Posted by: patriciamar | February 25, 2018

Library books as a competitive sport

Approximately every two years, everything changes and instead of measuring life in hours and days and classes– or even the commonly utilized checklist– everything becomes very simple and clear.

Gold.

Silver.

Bronze.

There are but three levels, and if you don’t place, no one remember you.

Shit.

If I need to grade papers, I grade them in competition with myself.  Ten in a row will get me a bronze; 15, a silver, and 18–the whole bloody stack–I get the gold.

When I cook dinner, I plan my diet like a competitive athlete.  Am I getting the nutrients that I need?  I weigh out the carbohydrates, thinking of the individual event (work), the team event (meetings) and the weekend finals (beer and biking biathlon).  Hydrate.  Hydrate.

I take my reading to the next level.  As is the norm, I read library books like it’s a competitive sport.  For the last 15 days, I have been an Olympic readathonlete, working hard to earn my place on the podium.  I have only fifteen days to read all of the library books that are due on Monday the 26th day of February.  

It’s going to be a challenge.

This is all really based on terrible habits.  I check out too many books and then renew them the maximum number of times, all while reading The Economist and Harry Potter on my Kindle.  Then, at the critical moment, when all due dates are gliding down an icy path at a critical speed (sounds familiar, right?) toward the same end, I finally crack them open and start to read.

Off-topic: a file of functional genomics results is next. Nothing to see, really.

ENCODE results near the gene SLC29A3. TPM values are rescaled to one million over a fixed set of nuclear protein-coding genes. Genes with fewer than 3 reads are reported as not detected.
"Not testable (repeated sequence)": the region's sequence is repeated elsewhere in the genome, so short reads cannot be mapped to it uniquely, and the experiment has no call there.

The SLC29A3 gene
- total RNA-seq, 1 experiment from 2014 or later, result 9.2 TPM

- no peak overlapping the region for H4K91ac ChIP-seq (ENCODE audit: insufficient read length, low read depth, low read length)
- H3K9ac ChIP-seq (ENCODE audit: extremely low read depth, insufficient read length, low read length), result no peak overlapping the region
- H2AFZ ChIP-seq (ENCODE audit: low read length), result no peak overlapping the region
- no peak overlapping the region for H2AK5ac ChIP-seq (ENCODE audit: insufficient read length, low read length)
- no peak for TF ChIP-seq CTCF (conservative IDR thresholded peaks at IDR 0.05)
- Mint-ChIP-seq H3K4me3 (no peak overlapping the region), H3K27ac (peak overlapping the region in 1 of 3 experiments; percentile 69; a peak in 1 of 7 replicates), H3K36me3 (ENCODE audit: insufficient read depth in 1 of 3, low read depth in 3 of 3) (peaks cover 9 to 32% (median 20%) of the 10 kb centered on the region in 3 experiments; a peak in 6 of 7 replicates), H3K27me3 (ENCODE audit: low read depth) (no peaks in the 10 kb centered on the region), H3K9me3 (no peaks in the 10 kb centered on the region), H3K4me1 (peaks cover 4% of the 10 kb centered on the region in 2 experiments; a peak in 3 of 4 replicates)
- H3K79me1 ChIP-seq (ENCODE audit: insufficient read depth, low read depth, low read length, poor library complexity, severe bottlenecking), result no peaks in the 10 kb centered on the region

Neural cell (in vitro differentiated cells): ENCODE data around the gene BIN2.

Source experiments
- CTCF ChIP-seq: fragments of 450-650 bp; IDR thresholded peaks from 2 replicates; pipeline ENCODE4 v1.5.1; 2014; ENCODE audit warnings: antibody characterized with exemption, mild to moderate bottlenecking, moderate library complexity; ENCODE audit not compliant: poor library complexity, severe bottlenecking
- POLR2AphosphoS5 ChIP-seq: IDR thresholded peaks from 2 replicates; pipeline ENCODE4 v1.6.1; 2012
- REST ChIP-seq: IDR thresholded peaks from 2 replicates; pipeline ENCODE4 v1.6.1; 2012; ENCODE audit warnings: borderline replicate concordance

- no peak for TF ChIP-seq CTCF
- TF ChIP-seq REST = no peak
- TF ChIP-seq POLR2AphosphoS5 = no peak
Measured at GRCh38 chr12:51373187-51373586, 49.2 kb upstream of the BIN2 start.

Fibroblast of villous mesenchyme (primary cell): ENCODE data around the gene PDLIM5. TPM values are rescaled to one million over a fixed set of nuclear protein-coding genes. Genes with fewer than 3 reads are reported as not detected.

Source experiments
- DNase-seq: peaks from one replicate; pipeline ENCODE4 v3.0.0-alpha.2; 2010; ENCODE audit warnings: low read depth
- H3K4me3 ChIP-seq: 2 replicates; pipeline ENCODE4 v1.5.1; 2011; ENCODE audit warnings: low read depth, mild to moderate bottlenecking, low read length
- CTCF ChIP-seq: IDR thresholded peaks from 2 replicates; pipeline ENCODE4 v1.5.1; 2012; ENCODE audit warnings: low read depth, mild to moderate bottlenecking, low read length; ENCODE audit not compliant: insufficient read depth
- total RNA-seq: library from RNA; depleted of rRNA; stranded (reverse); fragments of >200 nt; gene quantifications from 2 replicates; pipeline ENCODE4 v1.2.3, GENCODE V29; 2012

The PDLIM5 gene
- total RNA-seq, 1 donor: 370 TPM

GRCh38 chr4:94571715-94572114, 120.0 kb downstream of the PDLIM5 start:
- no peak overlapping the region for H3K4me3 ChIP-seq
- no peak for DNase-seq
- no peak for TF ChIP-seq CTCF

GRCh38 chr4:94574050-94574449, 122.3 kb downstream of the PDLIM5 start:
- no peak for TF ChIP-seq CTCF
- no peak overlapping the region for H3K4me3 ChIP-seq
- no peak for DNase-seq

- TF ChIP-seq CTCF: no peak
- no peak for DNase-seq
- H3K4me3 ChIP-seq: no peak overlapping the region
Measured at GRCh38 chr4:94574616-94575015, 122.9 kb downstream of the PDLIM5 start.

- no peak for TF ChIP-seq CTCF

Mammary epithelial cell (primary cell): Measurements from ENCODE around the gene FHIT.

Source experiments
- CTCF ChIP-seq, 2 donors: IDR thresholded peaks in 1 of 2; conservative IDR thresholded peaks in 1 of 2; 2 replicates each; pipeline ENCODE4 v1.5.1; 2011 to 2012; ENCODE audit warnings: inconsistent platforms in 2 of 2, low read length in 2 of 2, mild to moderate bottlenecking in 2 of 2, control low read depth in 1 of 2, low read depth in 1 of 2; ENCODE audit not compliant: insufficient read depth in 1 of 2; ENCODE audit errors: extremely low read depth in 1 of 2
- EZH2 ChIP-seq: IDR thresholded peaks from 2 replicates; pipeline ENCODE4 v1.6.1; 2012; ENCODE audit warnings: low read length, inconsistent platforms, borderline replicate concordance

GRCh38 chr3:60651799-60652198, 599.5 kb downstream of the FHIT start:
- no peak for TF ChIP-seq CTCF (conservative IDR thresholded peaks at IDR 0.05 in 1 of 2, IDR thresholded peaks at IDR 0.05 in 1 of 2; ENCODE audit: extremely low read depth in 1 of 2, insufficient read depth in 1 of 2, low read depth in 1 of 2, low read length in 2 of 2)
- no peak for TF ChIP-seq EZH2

During this particular winter Olympics, I have seven library books due: 4 physical books, 2 audiobooks, and 1 ebook.  It’s a disaster.  All my training, four years of checking out Yolo County Library Books, and I’m in the tightest competition that I have ever taken part in.

I had some foul-ups early on–eating too much hotpot for Chinese New Year stole precious hours.  Why did I get the spicy?

I finish one book and take a short bike ride to return it.  Yes, I could return them all at once, but where’s the procrastination in that?

Back to the books.  

I cannot let up.

I read during commercials, (Minnesota U.S. women’s hockey wins the gold!  Now the gold medal curling match!), I read in the morning before work and during my lunch break.  At night, I stay up late putting in the extra hours, Mike Tirico chatting happily from the lodge in the background.  I pause to spend brief moments missing Bob Costas.  It was the end of an era. The audiobooks and ebooks really hold me accountable.  There is no such thing as keeping them past the due date; they simply disappear.

I return another, and the worst happens–an audiobook disappears before I can finish the last chapter.  I finish another, so as not to let the same mistake happen again.  I’m no Tessa Virtue.  There is no Scott Moir there to catch me midair.  I finish an audiobook, glad to feel the weight lifted from my shoulders.  My annual Goodreads goal is looking good.  

I admit, a few of the characters and plot twists are mixing.  Why did Bronwyn not reveal her secret?  Did Miss Peregrine prohibit it?  Wait, no, that’s Branwen, not Bronwyn.  

And why does Terry keep wishing Tara happy anniversary?  That doesn’t even make sense.

Today is the day.  The closing ceremony is upon us, and I have my last ebook expiring tomorrow evening.  It’s beautiful writing, and you know what that means for a #writer.  I flit back and forth from “You Don’t Have to Say You Love Me” to the computer, typing ideas and notes and quotes.  I don’t know if I’m going to make it.  I also have one paperback to finish.  

This puts me in medal position if I finish ONE of the two.  I cannot win the gold.  That first audiobook expired.  I will never find out Which One of them is Lying.

(until I make it back up to the top of the waitlist, that is)   The gold is impossible, but I will work for Bronze, and maybe Silver.  Sleep is for the readless.  

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Responses

  1. “Sleep is for the readless”. How very, very true!

    Liked by 1 person


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